14. Clarifies that the following are unlawful acts: (1) making a false or misleading statement to a client; (2) making a guarantee or promise to a client, unless the guarantee or promise is in writing and the immigration consultant has some basis in fact for making the guarantee or promise; (3) making a statement that the immigration consultant can or will obtain a special favor from or has special influence with the United States Citizenship and Immigration Services, or any other governmental agency, employee, or official, that may have a bearing on a client’s immigration matter; or (4) charging a client a fee for referral of the client to another person for services that the immigration consultant cannot or will not provide to the client.
  15. Provides for penalties for violations of the chapter on immigration consultants.
  16. Authorizes the attorney general or any district or county attorney to bring an action for: (1) temporary or permanent injunction or other relief in any court of competent jurisdiction against any person who violates the immigration consultant statutes; (2) the collection of penalties authorized by the immigration consultant statutes; and (3) an intentional violation of any provision in the immigration consultant statutes.
  17. Provides that a court may order restitution to be paid to any person suffering loss because of a violation of the immigration consultant statutes.
  18. Allows any person to file a private cause of action seeking damages in the amount of the greater of $500 or twice the amount of the pecuniary loss, and recovery of legal costs if he or she is harmed by an immigration consultant.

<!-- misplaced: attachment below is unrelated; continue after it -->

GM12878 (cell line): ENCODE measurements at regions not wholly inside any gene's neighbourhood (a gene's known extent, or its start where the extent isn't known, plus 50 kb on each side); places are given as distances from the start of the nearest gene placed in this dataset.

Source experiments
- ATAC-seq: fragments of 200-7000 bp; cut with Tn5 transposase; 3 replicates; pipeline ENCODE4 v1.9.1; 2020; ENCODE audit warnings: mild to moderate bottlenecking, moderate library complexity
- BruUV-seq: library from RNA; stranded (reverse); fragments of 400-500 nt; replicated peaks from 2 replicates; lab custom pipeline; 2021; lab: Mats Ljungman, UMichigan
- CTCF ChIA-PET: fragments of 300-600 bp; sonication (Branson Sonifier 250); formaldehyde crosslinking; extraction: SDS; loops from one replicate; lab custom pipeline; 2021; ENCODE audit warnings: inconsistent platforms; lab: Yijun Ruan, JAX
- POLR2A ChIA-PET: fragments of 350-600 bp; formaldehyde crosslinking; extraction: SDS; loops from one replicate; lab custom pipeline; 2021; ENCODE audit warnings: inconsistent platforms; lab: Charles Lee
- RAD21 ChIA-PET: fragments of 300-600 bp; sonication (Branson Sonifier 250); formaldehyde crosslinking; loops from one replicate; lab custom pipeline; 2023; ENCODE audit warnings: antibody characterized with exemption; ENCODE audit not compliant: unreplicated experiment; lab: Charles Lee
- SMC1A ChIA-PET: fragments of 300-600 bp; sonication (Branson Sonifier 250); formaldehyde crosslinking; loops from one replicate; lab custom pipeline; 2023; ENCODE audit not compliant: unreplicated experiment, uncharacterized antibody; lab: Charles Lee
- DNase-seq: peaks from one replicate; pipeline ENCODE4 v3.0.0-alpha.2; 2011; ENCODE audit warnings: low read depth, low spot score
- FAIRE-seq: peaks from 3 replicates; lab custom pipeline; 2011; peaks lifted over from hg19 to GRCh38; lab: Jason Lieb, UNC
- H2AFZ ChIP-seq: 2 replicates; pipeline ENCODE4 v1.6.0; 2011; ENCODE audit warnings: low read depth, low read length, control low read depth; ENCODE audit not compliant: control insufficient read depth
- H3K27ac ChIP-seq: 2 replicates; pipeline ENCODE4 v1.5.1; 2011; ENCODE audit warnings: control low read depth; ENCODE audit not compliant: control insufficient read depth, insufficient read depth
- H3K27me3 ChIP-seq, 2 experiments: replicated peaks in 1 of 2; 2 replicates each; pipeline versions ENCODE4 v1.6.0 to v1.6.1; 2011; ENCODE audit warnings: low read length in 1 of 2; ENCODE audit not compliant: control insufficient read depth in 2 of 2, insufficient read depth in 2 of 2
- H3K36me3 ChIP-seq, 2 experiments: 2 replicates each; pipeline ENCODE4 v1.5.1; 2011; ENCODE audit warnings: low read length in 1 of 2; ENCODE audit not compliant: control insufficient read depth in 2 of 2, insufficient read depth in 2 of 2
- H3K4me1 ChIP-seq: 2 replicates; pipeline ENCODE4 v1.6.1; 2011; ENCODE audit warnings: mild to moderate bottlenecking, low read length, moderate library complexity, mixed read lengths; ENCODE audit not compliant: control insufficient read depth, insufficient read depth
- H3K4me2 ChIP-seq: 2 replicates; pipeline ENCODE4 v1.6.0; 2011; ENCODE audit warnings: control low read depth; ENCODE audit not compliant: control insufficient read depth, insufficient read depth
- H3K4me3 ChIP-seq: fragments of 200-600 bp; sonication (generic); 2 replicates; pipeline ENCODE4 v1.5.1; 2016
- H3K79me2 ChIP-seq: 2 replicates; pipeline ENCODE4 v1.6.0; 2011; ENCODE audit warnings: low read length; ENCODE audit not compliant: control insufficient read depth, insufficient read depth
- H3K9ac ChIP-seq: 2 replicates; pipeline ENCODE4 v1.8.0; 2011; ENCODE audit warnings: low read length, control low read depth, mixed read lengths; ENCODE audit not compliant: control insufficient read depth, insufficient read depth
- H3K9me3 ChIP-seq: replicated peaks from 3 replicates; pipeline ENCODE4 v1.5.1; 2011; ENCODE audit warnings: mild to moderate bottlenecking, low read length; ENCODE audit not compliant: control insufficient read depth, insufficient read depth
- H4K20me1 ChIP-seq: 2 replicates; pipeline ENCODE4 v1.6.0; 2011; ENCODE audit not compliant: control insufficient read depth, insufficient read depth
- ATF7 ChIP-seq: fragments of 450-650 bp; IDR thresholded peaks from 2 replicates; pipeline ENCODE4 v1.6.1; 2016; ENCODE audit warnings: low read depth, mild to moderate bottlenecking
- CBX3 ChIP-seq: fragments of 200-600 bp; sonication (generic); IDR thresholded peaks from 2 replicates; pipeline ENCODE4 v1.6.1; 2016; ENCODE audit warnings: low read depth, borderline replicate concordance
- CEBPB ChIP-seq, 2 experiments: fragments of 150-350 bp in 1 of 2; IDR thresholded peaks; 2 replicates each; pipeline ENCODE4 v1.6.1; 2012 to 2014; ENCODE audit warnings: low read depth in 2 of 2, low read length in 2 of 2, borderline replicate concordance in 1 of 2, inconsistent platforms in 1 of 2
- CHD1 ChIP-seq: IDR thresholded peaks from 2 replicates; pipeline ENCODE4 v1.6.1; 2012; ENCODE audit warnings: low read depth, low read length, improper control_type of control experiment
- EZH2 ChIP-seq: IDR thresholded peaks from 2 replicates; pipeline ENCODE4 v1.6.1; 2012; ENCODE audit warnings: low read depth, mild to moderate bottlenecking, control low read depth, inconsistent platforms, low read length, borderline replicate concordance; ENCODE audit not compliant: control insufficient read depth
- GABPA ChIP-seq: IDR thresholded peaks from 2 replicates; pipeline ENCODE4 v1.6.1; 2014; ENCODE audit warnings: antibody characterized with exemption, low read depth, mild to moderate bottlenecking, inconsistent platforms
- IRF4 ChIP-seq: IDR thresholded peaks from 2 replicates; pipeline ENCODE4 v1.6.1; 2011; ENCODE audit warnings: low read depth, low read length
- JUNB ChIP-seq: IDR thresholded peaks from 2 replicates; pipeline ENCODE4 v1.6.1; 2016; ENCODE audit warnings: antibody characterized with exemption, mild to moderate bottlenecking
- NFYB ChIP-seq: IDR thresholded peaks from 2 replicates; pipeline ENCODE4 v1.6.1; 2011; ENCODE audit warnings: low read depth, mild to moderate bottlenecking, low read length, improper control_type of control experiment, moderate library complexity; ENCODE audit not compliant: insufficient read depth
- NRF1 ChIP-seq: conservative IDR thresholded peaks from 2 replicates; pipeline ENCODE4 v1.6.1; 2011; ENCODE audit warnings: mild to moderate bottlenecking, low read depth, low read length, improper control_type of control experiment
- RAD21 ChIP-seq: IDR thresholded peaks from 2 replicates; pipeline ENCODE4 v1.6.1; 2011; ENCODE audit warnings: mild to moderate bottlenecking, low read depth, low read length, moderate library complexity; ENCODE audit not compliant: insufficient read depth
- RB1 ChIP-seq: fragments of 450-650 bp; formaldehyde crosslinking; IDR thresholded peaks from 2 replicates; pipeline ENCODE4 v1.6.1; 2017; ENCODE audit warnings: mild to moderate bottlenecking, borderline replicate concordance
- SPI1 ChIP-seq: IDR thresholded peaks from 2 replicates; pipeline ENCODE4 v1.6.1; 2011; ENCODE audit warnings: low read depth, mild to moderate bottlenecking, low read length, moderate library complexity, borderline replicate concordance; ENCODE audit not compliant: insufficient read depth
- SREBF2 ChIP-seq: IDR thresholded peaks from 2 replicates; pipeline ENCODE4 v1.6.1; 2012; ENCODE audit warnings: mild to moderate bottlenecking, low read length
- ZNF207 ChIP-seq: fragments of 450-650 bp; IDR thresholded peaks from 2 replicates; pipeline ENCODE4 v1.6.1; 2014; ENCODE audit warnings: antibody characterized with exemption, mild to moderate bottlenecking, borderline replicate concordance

Analysis:

As the immigrant population swells across the country, in recent years certain states have enacted statutes regulating the activities of so-called immigration consultants or specialists. Immigration consultants are nonattorneys who have been known to prey upon and exploit unknowing immigrants who seek to change their immigration status with the U.S. Citizenship and Immigration Services. Unscrupulous immigration consultants have charged exorbitant fees, made false promises about the results the consultant could deliver to clients and misrepresented their services in promotional materials and advertising. Victims harmed by immigration consultants often are not willing to come forward to report the abuses for fear that the authorities will deport them back to their homelands. As a result, the states of California, Georgia, Illinois, Michigan and New York have enacted comprehensive immigration consultant statutes and administrative rules, and now Utah joins them in enacting its own immigration consultant laws. In order to charge a fee for immigration consultants, a person must register with the Department of Commerce, undergo a background screening and post a $50,000 surety bond. The new statutes define the services nonattorney immigration consultants may perform, regulate advertising for services, and prescribe rules for the posting of signs, delivery of written notices and execution of contracts. The statute defines prohibited acts, including a prohibition against literally translating the term “Notary” or “Notary Public.” Finally, the statute provides for criminal and civil penalties against persons who violate the immigration statutes, and remedies for persons harmed by immigration consultants.

Read the bill text.